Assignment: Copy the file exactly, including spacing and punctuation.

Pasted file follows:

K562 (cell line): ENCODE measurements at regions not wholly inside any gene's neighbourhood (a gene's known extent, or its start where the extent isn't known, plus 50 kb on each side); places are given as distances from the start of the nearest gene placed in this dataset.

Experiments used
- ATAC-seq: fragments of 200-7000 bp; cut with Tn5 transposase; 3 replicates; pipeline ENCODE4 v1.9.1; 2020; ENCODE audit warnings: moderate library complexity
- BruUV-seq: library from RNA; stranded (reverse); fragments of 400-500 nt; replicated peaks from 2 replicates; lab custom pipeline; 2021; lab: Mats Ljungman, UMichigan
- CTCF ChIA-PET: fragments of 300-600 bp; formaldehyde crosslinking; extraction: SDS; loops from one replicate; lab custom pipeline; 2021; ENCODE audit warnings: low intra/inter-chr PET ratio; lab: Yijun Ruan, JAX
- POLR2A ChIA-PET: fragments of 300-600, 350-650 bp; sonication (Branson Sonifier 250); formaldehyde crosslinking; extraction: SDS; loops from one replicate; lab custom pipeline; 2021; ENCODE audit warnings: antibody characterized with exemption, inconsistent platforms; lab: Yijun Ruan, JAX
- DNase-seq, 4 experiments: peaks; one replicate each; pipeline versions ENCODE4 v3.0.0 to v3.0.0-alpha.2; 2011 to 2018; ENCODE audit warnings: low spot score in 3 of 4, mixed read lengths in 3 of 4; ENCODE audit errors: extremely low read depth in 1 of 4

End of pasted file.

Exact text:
K562 (cell line): ENCODE measurements at regions not wholly inside any gene's neighbourhood (a gene's known extent, or its start where the extent isn't known, plus 50 kb on each side); places are given as distances from the start of the nearest gene placed in this dataset.

Experiments used
- ATAC-seq: fragments of 200-7000 bp; cut with Tn5 transposase; 3 replicates; pipeline ENCODE4 v1.9.1; 2020; ENCODE audit warnings: moderate library complexity
- BruUV-seq: library from RNA; stranded (reverse); fragments of 400-500 nt; replicated peaks from 2 replicates; lab custom pipeline; 2021; lab: Mats Ljungman, UMichigan
- CTCF ChIA-PET: fragments of 300-600 bp; formaldehyde crosslinking; extraction: SDS; loops from one replicate; lab custom pipeline; 2021; ENCODE audit warnings: low intra/inter-chr PET ratio; lab: Yijun Ruan, JAX
- POLR2A ChIA-PET: fragments of 300-600, 350-650 bp; sonication (Branson Sonifier 250); formaldehyde crosslinking; extraction: SDS; loops from one replicate; lab custom pipeline; 2021; ENCODE audit warnings: antibody characterized with exemption, inconsistent platforms; lab: Yijun Ruan, JAX
- DNase-seq, 4 experiments: peaks; one replicate each; pipeline versions ENCODE4 v3.0.0 to v3.0.0-alpha.2; 2011 to 2018; ENCODE audit warnings: low spot score in 3 of 4, mixed read lengths in 3 of 4; ENCODE audit errors: extremely low read depth in 1 of 4